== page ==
Supercritical Carbon Dioxide Reservoir Rock Chemical Interactions Jump to: navigation, search Geothermal Lab Call Projects for Supercritical Carbon Dioxide Reservoir Rock...

  1. Nanoscale Chemical Imaging of a Working Catalyst

    Broader source: All U.S. Department of Energy (DOE) Office Webpages (Extended Search)

    interactions with the support, reactants, and products. Probing this chemical soup in real time under realistic reaction conditions is such a tall order that in some cases even...

  2. Methods and compounds for chemical ligation

    DOE Patents [OSTI]

    Church, George M.; Sismour, A. Michael

    2013-07-09

    Compositions and methods for chemical ligation are provided. Methods for nucleic acid sequencing, nucleic acid assembly and nucleic acid synthesis are also provided.

  3. Chemical Design Inc CDI | Open Energy Information

    Open Energy Info (EERE)

    Design Inc CDI Jump to: navigation, search Name: Chemical Design Inc (CDI) Place: Lockport, New York Zip: 14094 Product: US-based engineer of separation and purification plants;...

  4. Workshop: Synchrotron Applications in Chemical Catalysis | Stanford...

    Broader source: All U.S. Department of Energy (DOE) Office Webpages (Extended Search)

    Applications in Chemical Catalysis Tuesday, October 25, 2011 - 8:00am 2011 SSRLLCLS Annual Users Conference This workshop, part of the 2011 SSRLLCLS Annual Users...

  5. Sanyo Chemical Industries | Open Energy Information

    Open Energy Info (EERE)

    Industries Jump to: navigation, search Name: Sanyo Chemical Industries Place: Tokyo, Japan Zip: 103-0023 Product: String representation "Sanyo is a petr ... uction process." is...

  6. Dudley Herschbach: Chemical Reactions and Molecular Beams

    Office of Scientific and Technical Information (OSTI)

    As a co-recipient of the 1986 Nobel Prize in Chemistry, 'Dudley Herschbach was cited for ... Dudley R. Herschbach, Harvard Department of Chemistry and Chemical Biology Teaching ...

  7. Method and apparatus for chemical synthesis

    DOE Patents [OSTI]

    Kong; Peter C. , Herring; J. Stephen , Grandy; Jon D.

    2007-12-04

    A method and apparatus for forming a chemical hydride is described and which includes a pseudo-plasma-electrolysis reactor which is operable to receive a solution capable of forming a chemical hydride and which further includes a cathode and a movable anode, and wherein the anode is moved into and out of fluidic, ohmic electrical contact with the solution capable of forming a chemical hydride and which further, when energized produces an oxygen plasma which facilitates the formation of a chemical hydride in the solution.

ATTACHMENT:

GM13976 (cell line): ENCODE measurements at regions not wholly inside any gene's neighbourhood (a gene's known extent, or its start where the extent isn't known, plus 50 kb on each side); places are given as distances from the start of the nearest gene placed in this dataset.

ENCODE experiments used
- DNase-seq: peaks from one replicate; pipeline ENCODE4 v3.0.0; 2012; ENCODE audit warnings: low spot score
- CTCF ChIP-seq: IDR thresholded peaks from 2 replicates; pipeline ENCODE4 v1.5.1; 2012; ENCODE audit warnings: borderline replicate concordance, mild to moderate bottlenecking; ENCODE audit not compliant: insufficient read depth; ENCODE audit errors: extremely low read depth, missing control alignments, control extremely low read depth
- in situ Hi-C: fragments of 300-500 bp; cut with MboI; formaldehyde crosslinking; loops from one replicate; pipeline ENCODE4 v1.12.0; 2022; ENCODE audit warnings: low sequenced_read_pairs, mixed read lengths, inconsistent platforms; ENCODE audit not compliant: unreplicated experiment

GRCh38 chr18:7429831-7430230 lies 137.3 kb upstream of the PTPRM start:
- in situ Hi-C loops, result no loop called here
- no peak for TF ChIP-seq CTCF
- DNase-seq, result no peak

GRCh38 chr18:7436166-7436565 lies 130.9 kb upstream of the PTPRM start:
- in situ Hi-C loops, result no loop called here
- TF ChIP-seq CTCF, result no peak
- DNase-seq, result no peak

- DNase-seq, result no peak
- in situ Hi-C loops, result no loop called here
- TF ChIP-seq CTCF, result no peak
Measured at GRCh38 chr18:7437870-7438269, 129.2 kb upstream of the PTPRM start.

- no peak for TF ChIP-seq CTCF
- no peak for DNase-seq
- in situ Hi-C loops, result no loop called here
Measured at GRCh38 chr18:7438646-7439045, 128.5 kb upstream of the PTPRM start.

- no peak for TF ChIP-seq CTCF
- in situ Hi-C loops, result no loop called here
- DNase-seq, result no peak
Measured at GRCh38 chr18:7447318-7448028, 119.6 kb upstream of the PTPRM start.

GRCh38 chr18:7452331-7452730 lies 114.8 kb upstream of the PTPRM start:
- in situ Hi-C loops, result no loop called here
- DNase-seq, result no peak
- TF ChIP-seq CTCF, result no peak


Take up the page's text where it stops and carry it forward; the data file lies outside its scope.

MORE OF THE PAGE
8. Studying the Solar System's Chemical Recipe

    Broader source: All U.S. Department of Energy (DOE) Office Webpages (Extended Search)

    Studying the Solar System's Chemical Recipe Print To study the origins of different isotope ratios among the elements that make up today's smorgasbord of planets, moons, comets,...

  9. Characterization of Chemical Properties, Unit Cell Parameters...

    Office of Scientific and Technical Information (OSTI)

    They have been characterized by a variety of chemical and physical measurement methods: X-ray fluorescence (XRF), gravimetry, instrumental neutron activation analysis (INAA), ...

  10. Chemically stabilized ionomers containing inorganic fillers

    DOE Patents [OSTI]

    Roelofs, Mark Gerrit

    2013-12-31

    Ionomeric polymers that are chemically stabilized and contain inorganic fillers are prepared, and show reduced degradation. The ionomers care useful in membranes and electrochemical cells.

  11. Rejuvenating Permeable Reactive Barriers by Chemical Flushing

    Broader source: Energy.gov [DOE]

    Final Report:Rejuvenating Permeable Reactive Barriers by Chemical Flushing,U.S. Environmental Protection Agency, Region 8 Support.August 2004

  12. FAQS Qualification Card - Chemical Processing | Department of...

    Office of Energy Efficiency and Renewable Energy (EERE) Indexed Site

    Programs is a set of common Functional Area Qualification Standards (FAQS) and ... More Documents & Publications FAQS Gap Analysis Qualification Card - Chemical Processing ...

  13. Chemical Management (Volume 3 of 3)

    Office of Environmental Management (EM)

    ... NFPA 30 (2000), "Flammable and Combustible Liquids Code". NFPA 45 (2000), "Standard on Fire Protection for Laboratories Using Chemicals". NFPA 51 (1997), "Standard for the Design ...

  14. Integrated Chemical Geothermometry System for Geothermal Exploration

    Broader source: Energy.gov [DOE]

    DOE Geothermal Peer Review 2010 - Presentation. Develop practical and reliable system to predict geothermal reservoir temperatures from integrated chemical analyses of spring and well fluids.

  15. Handbook of environmental data on organic chemicals

    SciTech Connect (OSTI)

    Verschueren, K.

    1983-01-01

    This text presents essential data on over 2,000 organic chemicals: synonyms, formulas, properties; effects on plants, animals, people, air, water.

  16. Air Products Chemicals Inc | Open Energy Information

    Open Energy Info (EERE)

    Air Products & Chemicals Inc Place: Allentown, Pennsylvania Zip: 18195 Sector: Hydro, Hydrogen, Services Product: A global supplier of merchant hydrogen with a portfolio of...

  17. Fuels and Chemicals from Lignocellulosic Biomass: Valorization...

    Office of Scientific and Technical Information (OSTI)